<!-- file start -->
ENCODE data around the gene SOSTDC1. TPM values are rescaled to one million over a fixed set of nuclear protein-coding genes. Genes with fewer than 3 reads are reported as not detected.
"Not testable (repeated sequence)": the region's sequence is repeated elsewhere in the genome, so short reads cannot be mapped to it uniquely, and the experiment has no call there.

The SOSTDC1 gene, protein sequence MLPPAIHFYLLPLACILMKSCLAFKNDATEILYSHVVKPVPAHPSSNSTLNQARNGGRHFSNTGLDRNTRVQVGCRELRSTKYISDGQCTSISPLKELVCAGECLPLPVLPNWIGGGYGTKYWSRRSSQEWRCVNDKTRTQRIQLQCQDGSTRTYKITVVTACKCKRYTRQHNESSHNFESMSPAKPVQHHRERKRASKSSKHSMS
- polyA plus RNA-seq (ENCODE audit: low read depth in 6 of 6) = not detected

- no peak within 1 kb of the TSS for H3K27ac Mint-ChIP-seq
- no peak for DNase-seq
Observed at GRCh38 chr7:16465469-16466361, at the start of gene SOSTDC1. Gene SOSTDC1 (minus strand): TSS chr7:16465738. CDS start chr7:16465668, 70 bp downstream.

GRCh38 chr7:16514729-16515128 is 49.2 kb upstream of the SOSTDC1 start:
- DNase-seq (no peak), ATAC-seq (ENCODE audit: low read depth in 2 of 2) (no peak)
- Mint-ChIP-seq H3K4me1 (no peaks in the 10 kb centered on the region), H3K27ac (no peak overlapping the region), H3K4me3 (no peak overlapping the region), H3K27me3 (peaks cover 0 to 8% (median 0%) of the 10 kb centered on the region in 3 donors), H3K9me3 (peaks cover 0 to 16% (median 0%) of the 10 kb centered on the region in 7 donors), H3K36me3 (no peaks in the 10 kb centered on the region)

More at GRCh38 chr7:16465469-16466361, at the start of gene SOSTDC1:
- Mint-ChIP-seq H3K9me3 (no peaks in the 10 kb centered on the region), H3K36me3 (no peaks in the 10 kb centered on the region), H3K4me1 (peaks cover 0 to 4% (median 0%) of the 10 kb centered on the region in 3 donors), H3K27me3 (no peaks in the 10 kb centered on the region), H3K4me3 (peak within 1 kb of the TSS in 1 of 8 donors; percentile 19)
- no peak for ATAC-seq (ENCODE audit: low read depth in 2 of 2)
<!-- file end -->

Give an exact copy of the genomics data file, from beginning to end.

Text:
ENCODE data around the gene SOSTDC1. TPM values are rescaled to one million over a fixed set of nuclear protein-coding genes. Genes with fewer than 3 reads are reported as not detected.
"Not testable (repeated sequence)": the region's sequence is repeated elsewhere in the genome, so short reads cannot be mapped to it uniquely, and the experiment has no call there.

The SOSTDC1 gene, protein sequence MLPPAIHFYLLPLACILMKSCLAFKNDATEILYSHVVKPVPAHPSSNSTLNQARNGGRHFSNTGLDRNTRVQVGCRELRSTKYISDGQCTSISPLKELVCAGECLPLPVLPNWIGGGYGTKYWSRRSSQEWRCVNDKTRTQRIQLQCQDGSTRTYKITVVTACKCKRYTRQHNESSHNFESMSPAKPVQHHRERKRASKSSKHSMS
- polyA plus RNA-seq (ENCODE audit: low read depth in 6 of 6) = not detected

- no peak within 1 kb of the TSS for H3K27ac Mint-ChIP-seq
- no peak for DNase-seq
Observed at GRCh38 chr7:16465469-16466361, at the start of gene SOSTDC1. Gene SOSTDC1 (minus strand): TSS chr7:16465738. CDS start chr7:16465668, 70 bp downstream.

GRCh38 chr7:16514729-16515128 is 49.2 kb upstream of the SOSTDC1 start:
- DNase-seq (no peak), ATAC-seq (ENCODE audit: low read depth in 2 of 2) (no peak)
- Mint-ChIP-seq H3K4me1 (no peaks in the 10 kb centered on the region), H3K27ac (no peak overlapping the region), H3K4me3 (no peak overlapping the region), H3K27me3 (peaks cover 0 to 8% (median 0%) of the 10 kb centered on the region in 3 donors), H3K9me3 (peaks cover 0 to 16% (median 0%) of the 10 kb centered on the region in 7 donors), H3K36me3 (no peaks in the 10 kb centered on the region)

More at GRCh38 chr7:16465469-16466361, at the start of gene SOSTDC1:
- Mint-ChIP-seq H3K9me3 (no peaks in the 10 kb centered on the region), H3K36me3 (no peaks in the 10 kb centered on the region), H3K4me1 (peaks cover 0 to 4% (median 0%) of the 10 kb centered on the region in 3 donors), H3K27me3 (no peaks in the 10 kb centered on the region), H3K4me3 (peak within 1 kb of the TSS in 1 of 8 donors; percentile 19)
- no peak for ATAC-seq (ENCODE audit: low read depth in 2 of 2)